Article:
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The ethics and social justice of valuing international student diversity

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posted on 2023-01-18, 15:38 authored by Sarah McLaren
Submission note: A thesis submitted in total fulfilment of the requirements for the degree of Doctor of Philosophy to the School of Education, College of Arts, Social Sciences and Commerce, La Trobe University, Bundoora.

As international student presence has expanded in Australia, it is important to understand the challenges that may emerge for this cohort. Though much has been written about the difficulties faced when studying abroad, the tendency has been to homogenise this populace as one in ‘deficit’ and in need of adapting to the host culture. Moreover, in the current era of marketised education a tension exists between an instrumental valuing of the international student for her or his economic contributions versus intrinsically aligned regard for fundamental human worth. This is reflected in Australia by a range of socioeconomic inequalities and well-being harms which are potentiated by stakeholder focus on protecting the student’s consumer rights to the neglect of ensuring well-being. Based on these well-being concerns, this inquiry explores the valuing diversity notion with respect to its meaning and social justice contribution from 12 international studentparticipant perspectives. Utilising constructivist grounded theory methods, a participantcentred version of Sen’s (1979a) open social justice framework was mobilised for engaging with the data, primarily accessed through in-depth interviews. Six main relational postures emerged which, when present or in lack, conferred well-being implications: making an effort; providing help, support and opportunities; being authentic; being inclusive; instrumental valuing; and duty-bound valuing. Finding valuing diversity’s meaning and social justice potential in the interpersonal relation meant a merging of my research foci and my appending Sen’s framework with Levinas’ (1969) vision of ethics as first philosophy. This Senian-Levinasian scaffold reframed the relational postures as ethical discourses for return to the data and exploratory theory building. Whereas unethical discourses inhibit well-being through homogenising processes, valuing diversity’s social justice potential lies in ethical variants whereby diversity is valorised in the immediacy of the self-Other relation. The participants’ insights suggest implications for international education’s various stakeholders to facilitate international student well-being and social justice.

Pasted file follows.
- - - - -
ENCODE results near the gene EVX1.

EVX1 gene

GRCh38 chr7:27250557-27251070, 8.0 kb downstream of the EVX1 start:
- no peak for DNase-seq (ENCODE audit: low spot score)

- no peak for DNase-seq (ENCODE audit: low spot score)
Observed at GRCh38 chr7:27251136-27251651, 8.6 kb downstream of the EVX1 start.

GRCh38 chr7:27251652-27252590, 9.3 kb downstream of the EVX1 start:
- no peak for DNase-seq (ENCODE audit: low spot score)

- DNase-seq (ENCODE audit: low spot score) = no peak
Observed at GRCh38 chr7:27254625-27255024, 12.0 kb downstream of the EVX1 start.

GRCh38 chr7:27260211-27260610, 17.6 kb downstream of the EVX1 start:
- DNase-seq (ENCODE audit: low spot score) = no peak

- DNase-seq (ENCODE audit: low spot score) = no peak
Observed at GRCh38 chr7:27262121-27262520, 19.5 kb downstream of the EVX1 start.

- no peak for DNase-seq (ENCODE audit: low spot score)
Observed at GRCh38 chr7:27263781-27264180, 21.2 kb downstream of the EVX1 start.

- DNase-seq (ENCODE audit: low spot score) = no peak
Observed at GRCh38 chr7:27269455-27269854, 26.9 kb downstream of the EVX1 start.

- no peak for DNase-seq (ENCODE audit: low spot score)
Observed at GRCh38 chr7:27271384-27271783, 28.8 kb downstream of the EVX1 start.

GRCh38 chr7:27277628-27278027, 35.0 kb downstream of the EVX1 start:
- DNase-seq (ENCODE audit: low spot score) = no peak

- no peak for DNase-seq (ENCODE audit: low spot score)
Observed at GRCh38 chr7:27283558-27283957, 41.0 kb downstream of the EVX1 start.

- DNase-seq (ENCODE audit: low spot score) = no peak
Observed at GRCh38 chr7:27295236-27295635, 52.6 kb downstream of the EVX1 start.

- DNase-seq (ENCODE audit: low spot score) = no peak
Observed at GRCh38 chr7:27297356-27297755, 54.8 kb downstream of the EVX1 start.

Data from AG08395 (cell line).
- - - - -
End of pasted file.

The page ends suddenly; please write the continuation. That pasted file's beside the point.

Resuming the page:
Center or Department

College of Arts, Social Sciences and Commerce. School of Education.

Thesis type

  • Ph. D.

Awarding institution

La Trobe University

Year Awarded


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The thesis author retains all proprietary rights (such as copyright and patent rights) over the content of this thesis, and has granted La Trobe University permission to reproduce and communicate this version of the thesis. The author has declared that any third party copyright material contained within the thesis made available here is reproduced and communicated with permission. If you believe that any material has been made available without permission of the copyright owner please contact us with the details.

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